Court Says Facebook Can’t Challenge Search Warrants For User Data

If a company like Facebook receives a subpoena for user data in a civil lawsuit, it can make its case to the court about why it should not have to oblige. But when that information request is in the form of a search warrant in a criminal investigation, Facebook doesn’t have that option.

That’s according to a New York appeals court, which ruled earlier this week that Facebook lacks legal standing to challenge a batch of 381 search warrants seeking data on users related to a criminal disability fraud investigation.

Facebook went public with its fight against these warrants last year, saying the company had only agreed to comply with the warrants after facing contempt charges.

The Manhattan District Attorney’s office was seeking detailed user data, including Facebook posts and photos, for more than 100 users, including some retired police officers and firefighters suspected of having feigned mental illnesses in the wake of September 11, 2001.

Because warrants have to go through the process of having a judge determine whether there is probable cause, their validity can not usually be challenged before the warrant is executed.

After a lower court found that Facebook lacked standing to fight the warrants, it appealed, claiming that because the warrants were served on Facebook and not directly on the users, they were no different than subpoenas and therefore eligible to be disputed in court before being executed.

But the appeals court labeled this a “distinction without a difference,” explaining that while “the manner in which the materials are gathered may deviate from the traditional, Facebook’s reason for seeking to quash the warrants does not. What Facebook ultimately seeks is suppression of the materials obtained from it, a determination that would necessarily impact the subsequent criminal actions.”

The court points out that if it were to accept Facebook’s argument, law enforcement would only be able to serve search warrants on physical locations. The inclusion of Facebook in the warrant process is necessary because the police have no other way of obtaining the evidence they seek to obtain for their investigation.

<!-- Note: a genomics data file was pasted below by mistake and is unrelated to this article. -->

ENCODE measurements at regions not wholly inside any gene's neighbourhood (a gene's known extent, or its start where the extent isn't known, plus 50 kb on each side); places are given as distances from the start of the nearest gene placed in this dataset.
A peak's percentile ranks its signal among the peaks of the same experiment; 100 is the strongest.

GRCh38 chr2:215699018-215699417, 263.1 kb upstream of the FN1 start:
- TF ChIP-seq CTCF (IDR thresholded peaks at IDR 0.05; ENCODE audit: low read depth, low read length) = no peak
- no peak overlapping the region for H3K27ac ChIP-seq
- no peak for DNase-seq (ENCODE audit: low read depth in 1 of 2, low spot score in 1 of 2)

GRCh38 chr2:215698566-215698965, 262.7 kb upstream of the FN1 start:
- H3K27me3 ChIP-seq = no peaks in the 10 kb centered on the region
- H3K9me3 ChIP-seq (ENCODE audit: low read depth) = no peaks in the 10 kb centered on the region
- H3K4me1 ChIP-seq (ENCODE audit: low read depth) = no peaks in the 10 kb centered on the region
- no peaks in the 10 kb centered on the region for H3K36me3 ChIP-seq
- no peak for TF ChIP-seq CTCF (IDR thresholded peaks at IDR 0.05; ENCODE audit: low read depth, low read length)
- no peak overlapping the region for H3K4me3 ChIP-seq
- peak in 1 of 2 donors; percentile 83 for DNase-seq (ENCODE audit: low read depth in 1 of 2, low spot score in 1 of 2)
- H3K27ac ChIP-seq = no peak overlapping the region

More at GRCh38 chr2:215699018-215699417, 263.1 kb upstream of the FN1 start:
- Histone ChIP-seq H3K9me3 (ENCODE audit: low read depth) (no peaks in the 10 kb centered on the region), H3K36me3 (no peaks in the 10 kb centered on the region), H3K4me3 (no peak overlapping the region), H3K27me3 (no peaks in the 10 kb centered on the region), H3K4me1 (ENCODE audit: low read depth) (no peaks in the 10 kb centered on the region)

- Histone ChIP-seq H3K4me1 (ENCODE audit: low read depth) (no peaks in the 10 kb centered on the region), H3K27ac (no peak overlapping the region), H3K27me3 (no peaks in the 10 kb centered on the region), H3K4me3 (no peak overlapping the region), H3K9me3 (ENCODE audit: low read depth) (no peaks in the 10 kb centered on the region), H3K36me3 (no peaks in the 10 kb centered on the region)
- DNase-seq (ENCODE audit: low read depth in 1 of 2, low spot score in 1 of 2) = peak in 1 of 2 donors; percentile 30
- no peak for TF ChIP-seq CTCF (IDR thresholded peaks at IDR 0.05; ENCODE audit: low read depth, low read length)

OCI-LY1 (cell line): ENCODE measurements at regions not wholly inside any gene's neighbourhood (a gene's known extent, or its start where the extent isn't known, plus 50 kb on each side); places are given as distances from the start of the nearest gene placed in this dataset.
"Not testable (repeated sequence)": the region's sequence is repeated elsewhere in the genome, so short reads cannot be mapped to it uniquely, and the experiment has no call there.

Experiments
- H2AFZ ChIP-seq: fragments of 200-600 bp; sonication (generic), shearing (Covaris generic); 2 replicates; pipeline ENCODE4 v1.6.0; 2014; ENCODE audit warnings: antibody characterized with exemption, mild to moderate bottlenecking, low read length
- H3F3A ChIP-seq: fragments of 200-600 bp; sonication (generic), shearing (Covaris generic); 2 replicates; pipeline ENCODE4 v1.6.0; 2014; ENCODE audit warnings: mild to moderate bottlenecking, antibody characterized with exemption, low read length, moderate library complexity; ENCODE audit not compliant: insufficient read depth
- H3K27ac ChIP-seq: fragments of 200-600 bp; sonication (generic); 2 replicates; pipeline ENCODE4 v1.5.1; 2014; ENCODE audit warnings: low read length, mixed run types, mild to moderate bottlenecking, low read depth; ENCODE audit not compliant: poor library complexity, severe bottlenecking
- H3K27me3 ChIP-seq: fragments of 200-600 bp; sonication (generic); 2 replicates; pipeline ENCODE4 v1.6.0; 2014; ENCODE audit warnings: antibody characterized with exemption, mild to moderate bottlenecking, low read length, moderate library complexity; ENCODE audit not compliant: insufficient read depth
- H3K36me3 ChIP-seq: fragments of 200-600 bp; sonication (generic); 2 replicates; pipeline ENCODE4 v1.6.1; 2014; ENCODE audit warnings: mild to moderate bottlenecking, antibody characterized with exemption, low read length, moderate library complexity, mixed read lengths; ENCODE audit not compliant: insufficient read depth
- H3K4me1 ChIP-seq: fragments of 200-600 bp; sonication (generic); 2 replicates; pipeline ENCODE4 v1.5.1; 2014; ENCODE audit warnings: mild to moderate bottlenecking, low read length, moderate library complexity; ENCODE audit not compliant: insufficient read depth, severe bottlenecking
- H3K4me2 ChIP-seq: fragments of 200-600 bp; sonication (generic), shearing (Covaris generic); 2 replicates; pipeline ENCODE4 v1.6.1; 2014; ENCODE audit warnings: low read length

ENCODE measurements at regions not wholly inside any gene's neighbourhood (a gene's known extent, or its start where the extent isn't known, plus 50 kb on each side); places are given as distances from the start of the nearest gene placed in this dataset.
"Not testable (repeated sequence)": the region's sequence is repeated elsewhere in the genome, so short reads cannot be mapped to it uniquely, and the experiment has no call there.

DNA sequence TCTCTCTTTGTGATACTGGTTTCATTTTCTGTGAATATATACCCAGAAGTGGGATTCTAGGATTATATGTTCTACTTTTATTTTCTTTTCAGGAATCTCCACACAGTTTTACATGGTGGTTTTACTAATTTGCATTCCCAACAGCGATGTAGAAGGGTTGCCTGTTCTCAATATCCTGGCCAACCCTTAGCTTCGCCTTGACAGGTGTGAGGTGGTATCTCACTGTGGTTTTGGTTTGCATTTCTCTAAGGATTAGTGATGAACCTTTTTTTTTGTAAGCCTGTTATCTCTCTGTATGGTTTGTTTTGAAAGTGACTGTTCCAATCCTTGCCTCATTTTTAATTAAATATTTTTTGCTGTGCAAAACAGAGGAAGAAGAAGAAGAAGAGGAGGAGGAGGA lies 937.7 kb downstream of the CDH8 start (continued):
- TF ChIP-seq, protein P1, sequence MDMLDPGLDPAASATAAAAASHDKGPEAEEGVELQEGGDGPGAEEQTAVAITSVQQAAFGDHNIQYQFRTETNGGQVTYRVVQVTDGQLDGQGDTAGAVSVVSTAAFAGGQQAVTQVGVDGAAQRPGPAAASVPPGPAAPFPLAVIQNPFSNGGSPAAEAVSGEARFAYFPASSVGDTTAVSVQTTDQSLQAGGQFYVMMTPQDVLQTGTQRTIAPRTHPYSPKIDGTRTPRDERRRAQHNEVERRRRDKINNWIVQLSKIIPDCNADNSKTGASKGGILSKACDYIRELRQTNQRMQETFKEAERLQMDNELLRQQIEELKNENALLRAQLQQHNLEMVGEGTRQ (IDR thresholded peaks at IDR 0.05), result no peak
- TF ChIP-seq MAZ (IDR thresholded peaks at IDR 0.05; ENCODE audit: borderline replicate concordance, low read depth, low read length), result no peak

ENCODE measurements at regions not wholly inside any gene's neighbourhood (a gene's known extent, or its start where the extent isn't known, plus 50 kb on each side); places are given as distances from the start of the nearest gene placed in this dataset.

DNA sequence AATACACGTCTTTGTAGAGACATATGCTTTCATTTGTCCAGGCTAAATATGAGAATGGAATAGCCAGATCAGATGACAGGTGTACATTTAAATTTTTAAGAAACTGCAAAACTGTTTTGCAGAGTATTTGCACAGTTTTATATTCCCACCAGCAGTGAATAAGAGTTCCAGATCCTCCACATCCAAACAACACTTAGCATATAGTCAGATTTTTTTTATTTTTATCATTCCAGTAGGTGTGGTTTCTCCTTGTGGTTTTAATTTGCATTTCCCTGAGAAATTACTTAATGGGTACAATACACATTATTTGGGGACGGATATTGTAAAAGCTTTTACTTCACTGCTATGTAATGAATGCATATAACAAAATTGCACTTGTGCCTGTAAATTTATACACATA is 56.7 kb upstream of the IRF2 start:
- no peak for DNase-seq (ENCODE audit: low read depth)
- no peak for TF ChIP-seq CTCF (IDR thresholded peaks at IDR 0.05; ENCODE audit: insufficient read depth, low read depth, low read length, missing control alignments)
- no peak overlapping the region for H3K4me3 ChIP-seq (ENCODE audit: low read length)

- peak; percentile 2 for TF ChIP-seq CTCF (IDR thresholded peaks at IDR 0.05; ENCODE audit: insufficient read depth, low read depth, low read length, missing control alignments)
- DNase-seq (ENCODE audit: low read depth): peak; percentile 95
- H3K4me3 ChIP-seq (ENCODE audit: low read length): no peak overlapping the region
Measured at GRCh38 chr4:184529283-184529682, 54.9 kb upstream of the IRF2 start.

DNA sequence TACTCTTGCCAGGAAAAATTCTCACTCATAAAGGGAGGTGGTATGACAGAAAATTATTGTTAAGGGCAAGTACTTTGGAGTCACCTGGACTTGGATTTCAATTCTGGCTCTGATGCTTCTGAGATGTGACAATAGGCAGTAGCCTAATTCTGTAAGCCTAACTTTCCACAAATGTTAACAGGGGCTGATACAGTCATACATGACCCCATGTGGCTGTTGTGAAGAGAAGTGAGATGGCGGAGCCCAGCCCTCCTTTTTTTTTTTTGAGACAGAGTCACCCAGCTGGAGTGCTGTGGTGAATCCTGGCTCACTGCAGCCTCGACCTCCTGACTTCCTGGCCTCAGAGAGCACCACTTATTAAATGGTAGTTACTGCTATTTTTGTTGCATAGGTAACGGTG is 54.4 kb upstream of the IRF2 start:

“It is… hard to imagine how a law enforcement officer could play a useful role in the Internet service provider’s retrieval of the specified online information,” writes the court.

Facebook also contended that the Stored Communications Act gives the company the right to challenge these warrants. However, the appeals court held that the SCA only gives Facebook the standing to fight subpoenas and court orders, and that the law “specifically distinguishes these disclosure devices from warrants.”

The court notes that an order or subpoena obtained pursuant to the SCA requires only that the government show “specific and articulable facts” that there are “reasonable grounds to believe” the information sought will be “relevant and material,” but a warrant requires the government to demonstrate probable cause.

“Here, a finding of probable cause was made by the reviewing judge, and thus the warrants are akin to SCA warrants, not SCA subpoenas or orders,” explains the court. “Thus, Facebook’s argument that it has the right to contest the warrants based upon the SCA is contradicted by the express terms of the SCA.”

The court acknowledged the spirit of Facebook’s attempt to challenge these warrants.

“Our holding today does not mean that we do not appreciate Facebook’s concerns about the scope of the bulk warrants issued here or about the District Attorney’s alleged right to indefinitely retain the seized accounts of the uncharged Facebook users,” reads the ruling. “Facebook users share more intimate personal information through their Facebook accounts than may be revealed through rummaging about one’s home. These bulk warrants demanded ‘all’ communications in 24 broad categories from the 381 targeted accounts. Yet, of the 381 targeted Facebook user accounts only 62 were actually charged with any crime.”

In a statement to Ars Technica, Facebook said it continues “to believe that overly broad search warrants — granting the government the ability to keep hundreds of people’s account information indefinitely — are unconstitutional and raise important concerns about the privacy of people’s online information.”

The company is exploring its legal options.

[via Ars Technica]

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